United Torah Judaism chief Yaakov Litzman will return to the Health Ministry as deputy minister, but effectively its head, following the passage of a new Knesset law and a formal appointment to the post by the cabinet on Wednesday.
Litzman, who had been forced into assuming a full ministerial post when a court ruled he could not helm the body as deputy minister, resigned in November in protest over train maintenance work performed on Shabbat. Since then government officials have been searching for a way to bring the coalition partner back into the fold without making him a minister again.
To do so, Knesset members needed to pass an amendment to the state’s Basic Law: The Government, which allows Prime Minister Benjamin Netanyahu to become titular head of the ministry, while delegating control to Litzman as deputy minister.
The bill soared through its first plenary reading on Tuesday and was fast-tracked through a Knesset committee for its final readings into law on Wednesday morning before heading to the plenum for its final votes on Wednesday afternoon in a whirlwind of legislative activity.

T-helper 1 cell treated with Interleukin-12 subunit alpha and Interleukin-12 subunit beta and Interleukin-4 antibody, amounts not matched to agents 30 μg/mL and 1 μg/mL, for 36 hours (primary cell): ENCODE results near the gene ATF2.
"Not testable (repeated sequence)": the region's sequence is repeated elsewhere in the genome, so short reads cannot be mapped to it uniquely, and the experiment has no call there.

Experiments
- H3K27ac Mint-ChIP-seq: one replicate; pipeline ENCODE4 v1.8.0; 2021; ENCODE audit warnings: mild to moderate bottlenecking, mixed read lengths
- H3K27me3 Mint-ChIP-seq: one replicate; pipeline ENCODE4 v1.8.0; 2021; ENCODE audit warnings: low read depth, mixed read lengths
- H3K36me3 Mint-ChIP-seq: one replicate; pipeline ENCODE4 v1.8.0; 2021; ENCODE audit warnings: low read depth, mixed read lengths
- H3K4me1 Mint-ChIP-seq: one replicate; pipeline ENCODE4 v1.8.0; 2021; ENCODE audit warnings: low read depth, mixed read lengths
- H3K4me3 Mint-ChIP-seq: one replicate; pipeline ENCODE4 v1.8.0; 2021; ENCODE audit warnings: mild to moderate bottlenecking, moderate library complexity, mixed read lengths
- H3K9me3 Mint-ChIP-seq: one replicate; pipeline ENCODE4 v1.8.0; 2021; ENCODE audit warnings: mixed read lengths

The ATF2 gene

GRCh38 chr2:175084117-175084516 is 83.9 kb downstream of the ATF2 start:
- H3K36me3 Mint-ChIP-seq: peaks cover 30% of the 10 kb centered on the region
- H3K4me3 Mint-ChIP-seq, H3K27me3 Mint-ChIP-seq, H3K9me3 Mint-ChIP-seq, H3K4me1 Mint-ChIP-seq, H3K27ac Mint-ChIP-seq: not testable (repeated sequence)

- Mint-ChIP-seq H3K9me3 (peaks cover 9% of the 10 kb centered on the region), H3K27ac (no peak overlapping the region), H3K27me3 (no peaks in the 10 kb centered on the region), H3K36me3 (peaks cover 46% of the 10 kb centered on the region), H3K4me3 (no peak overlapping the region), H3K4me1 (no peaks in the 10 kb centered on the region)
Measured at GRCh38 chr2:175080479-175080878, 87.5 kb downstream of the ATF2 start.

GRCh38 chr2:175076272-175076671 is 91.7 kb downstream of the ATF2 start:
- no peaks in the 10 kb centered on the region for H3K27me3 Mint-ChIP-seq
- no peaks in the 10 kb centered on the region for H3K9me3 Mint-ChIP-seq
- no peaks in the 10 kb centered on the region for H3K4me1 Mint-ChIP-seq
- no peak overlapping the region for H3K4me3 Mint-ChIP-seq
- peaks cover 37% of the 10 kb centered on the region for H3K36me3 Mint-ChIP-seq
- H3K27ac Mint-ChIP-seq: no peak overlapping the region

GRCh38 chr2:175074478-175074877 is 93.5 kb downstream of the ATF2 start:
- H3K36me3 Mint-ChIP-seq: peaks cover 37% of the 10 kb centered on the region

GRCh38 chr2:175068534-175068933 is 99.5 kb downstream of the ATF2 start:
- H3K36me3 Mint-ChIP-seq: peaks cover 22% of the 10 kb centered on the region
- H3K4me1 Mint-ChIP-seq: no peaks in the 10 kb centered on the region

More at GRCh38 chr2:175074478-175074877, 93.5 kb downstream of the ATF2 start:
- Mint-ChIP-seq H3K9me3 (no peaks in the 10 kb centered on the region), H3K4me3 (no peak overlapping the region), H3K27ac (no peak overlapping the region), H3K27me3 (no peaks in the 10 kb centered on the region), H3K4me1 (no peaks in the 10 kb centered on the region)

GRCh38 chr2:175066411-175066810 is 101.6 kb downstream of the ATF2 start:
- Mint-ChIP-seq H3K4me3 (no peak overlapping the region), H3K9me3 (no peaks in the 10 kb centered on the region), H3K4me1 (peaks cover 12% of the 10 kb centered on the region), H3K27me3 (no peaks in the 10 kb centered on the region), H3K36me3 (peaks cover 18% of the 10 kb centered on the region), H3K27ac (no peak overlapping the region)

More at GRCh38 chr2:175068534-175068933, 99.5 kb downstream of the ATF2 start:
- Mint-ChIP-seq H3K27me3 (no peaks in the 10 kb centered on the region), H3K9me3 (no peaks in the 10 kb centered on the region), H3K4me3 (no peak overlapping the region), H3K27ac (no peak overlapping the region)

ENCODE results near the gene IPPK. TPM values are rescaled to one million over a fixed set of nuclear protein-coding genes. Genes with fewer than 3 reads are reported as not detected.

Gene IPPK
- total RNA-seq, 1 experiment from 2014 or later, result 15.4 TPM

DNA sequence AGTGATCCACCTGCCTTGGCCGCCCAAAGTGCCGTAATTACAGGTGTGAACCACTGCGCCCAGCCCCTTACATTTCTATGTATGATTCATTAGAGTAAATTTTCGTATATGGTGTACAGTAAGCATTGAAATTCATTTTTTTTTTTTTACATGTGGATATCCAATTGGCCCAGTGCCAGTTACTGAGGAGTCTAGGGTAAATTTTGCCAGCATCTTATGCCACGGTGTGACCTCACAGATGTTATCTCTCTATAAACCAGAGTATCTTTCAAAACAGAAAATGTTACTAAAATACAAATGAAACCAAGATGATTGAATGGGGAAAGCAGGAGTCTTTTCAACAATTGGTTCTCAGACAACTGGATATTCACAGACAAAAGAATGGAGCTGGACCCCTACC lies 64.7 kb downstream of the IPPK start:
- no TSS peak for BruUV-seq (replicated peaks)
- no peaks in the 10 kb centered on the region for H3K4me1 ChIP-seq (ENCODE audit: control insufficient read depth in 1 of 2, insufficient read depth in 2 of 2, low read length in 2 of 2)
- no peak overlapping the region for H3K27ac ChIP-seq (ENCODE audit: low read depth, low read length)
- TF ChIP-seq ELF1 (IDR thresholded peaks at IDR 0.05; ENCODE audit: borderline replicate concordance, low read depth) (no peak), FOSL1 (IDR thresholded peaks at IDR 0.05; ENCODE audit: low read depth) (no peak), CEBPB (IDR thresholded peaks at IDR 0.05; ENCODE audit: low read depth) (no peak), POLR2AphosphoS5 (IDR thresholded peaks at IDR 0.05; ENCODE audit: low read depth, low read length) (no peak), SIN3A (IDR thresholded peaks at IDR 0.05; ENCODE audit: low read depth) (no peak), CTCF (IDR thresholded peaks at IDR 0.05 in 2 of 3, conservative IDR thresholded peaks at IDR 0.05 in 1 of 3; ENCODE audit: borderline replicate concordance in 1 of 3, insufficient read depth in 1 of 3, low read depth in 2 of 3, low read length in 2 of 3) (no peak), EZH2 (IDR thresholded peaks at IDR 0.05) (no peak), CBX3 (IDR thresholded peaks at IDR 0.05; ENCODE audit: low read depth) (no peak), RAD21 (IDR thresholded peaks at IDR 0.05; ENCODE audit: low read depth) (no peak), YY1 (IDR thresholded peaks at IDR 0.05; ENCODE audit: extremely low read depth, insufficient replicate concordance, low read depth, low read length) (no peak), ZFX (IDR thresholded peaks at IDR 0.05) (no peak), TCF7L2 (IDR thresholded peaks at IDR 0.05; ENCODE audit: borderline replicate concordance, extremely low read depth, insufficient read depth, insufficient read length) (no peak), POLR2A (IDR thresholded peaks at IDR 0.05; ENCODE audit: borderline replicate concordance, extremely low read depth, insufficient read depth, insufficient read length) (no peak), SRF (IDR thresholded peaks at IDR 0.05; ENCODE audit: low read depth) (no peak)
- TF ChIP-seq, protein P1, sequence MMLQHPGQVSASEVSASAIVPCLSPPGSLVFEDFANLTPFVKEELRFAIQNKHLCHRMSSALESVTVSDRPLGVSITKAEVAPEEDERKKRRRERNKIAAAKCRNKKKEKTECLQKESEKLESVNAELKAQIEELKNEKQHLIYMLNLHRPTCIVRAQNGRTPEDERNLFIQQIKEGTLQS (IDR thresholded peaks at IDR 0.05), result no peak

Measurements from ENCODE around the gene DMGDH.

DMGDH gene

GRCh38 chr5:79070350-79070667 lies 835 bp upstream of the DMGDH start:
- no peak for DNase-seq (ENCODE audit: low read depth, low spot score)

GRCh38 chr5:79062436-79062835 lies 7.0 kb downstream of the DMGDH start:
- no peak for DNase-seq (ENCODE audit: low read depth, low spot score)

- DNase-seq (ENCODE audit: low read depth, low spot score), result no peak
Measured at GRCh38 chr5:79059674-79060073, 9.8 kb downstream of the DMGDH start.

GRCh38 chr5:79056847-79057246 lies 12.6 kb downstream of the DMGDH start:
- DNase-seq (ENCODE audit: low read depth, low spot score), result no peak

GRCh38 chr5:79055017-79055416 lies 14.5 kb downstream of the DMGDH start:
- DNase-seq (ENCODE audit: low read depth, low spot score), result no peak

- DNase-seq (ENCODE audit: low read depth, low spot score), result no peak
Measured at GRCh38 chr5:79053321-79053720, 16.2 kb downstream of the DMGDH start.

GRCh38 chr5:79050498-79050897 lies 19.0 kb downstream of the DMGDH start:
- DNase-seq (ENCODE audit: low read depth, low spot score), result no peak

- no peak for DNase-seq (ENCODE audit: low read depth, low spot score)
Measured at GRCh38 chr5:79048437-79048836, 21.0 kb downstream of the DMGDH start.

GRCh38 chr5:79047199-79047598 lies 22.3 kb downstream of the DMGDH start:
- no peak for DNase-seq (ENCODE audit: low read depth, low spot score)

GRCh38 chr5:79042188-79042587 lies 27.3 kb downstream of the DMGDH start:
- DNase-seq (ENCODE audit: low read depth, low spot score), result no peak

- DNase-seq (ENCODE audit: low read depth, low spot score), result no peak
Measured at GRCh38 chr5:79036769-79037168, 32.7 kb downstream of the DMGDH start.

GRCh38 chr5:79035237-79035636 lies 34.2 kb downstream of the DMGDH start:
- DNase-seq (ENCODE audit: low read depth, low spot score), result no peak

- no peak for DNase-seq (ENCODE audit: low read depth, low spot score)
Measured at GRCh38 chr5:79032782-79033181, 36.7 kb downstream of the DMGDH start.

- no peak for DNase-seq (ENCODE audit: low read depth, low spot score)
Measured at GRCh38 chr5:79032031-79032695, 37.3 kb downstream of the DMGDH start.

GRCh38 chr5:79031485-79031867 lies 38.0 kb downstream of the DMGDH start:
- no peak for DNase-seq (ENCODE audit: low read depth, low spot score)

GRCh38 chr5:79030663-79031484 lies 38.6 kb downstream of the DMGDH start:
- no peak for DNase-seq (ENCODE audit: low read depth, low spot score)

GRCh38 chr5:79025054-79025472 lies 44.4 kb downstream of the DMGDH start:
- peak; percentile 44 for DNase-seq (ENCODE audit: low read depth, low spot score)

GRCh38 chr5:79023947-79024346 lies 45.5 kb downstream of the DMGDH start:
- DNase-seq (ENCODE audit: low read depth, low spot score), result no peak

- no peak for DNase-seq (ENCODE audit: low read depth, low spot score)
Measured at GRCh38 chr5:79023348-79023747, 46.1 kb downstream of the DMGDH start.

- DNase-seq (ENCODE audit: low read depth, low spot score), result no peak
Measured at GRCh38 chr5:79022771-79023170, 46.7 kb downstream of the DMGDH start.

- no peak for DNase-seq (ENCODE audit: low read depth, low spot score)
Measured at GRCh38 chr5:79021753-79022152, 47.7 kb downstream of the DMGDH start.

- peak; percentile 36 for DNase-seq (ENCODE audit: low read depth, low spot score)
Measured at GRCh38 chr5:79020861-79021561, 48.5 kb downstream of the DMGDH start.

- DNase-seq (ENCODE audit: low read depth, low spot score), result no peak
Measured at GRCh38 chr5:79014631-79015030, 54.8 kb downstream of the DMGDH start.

With some coalition lawmakers away attending the funeral of Rabbi Raziel Shevach, killed in a terror attack on Tuesday night, the opposition abruptly withdrew its objections to shorten the debate and catch the coalition off-guard. The coalition nonetheless retained a strong lead over the opposition and the legislation was approved as planned, with 62 in favor and 38 opposed.
The cabinet later on Wednesday approved Litzman’s appointment as deputy health minister, the Prime Minister’s Office confirmed.
Litzman, head of the ultra-Orthodox UTJ party, had previously served as deputy health minister with a minister’s authority between 2009 and 2013, and again in 2015. UTJ lawmakers avoid ministerial positions due to the ultra-Orthodox community’s reluctance to grant full legitimacy to a secular Jewish state.
But a 2015 High Court ruling said deputy ministers could not fulfill the role of ministers, upon which Litzman received rabbinical approval to serve as health minister in the cabinet. After his resignation last month, Netanyahu took on the portfolio.
Under the new law, Litzman will not be a member of the cabinet, however, and thus says he will not bear responsibility for its actions on matters of Shabbat observance.
Coalition lawmakers gathered around Litzman following the vote to congratulate him on the law’s passage and his expected return to the Health Ministry.
The passage of the so-called Litzman law was part of a larger compromise deal between Netanyahu and his ultra-Orthodox coalition partners, which included Shas leader Aryeh Deri’s law to shutter mini-markets on Shabbat. That law was approved on Tuesday after an all-night filibuster by the opposition.